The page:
© Reuters. FILE PHOTO: Citgo Corpus Christi Refinery is seen in Corpus Christi, Texas, U.S., January 25, 2019. Picture taken on January 25, 2019. REUTERS/Erwin Seba/File Photo
HOUSTON/CARACAS (Reuters) – A group of Venezuela-related expropriation claims at U.S. courts pursuing Citgo Petroleum’s assets surpass $20 billion, making it difficult for the Houston-based refiner to compensate them all, the chief of a board supervising the company said on Wednesday.
However, some payments can be negotiated, said Horacio Medina, head of the board that since 2019 oversees the refiner, referring to a long-standing legal battle that could prompt the break up of the seventh largest U.S. refiner.
“Citgo is (now) capable of sit down with creditors to offer negotiation options,” he said during an online conference about Venezuela’s oil industry.
Citgo, which severed ties with its Caracas-based parent PDVSA, had a net profit of $937 million in the first quarter on firm fuel demand, refining output and margins, and last year posted a record $2.8 billion profit, a series of strong results that could help the firm negotiate with creditors.
Once one of Citgo’s U.S. parent companies, Citgo Holding, pays off its debt entirely later this year, the firm will have room to get new financing, an extra tool for negotiating some compensations, Medina added.
“We already have lined up $21 billion (in claims),” he said when comparing those to Citgo’s assets, including its 769,000-barrel-per-day refining network, which have been valued at some $11 billion.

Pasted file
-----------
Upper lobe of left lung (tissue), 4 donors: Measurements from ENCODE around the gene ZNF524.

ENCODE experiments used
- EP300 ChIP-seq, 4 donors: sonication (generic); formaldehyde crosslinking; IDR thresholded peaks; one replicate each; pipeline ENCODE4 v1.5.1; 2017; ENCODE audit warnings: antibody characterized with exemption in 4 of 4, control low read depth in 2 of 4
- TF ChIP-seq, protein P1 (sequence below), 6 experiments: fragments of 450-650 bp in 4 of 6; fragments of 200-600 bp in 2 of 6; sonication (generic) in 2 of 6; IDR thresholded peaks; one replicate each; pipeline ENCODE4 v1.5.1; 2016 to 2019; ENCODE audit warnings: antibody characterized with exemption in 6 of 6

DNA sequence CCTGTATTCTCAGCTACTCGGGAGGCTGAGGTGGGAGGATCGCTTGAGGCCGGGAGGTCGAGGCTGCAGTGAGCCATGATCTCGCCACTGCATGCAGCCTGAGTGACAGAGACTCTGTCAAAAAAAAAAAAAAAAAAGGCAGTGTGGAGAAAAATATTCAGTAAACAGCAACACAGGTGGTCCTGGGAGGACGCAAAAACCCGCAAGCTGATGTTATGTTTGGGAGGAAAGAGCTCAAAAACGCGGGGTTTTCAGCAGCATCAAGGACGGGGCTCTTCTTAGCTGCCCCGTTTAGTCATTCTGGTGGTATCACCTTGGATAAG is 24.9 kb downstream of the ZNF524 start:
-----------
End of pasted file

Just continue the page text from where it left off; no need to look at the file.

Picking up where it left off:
The most prominent claim, by miner Crystallex International, has recently progressed before a Delaware court. A growing number of companies are seeking to be part of the case and participate in an eventual auction of shares.
Medina did not elaborate on how many of the claims Citgo would be able to resolve, but said lawyers representing Venezuela are not pursuing an auction, but one-to-one payment negotiations to avoid a break up of Venezuela’s most important foreign asset.
“For us, it is mandatory to keep Citgo in our hands,” he said.
Citgo has plants in Louisiana, Illinois and Texas, and pipelines and a gasoline distribution network supplying 4,200 outlets in the United States.
A U.S. court of appeals in May granted a temporary stay preventing six companies from joining a proposed court auction, giving Venezuela a small relief in the legal fight.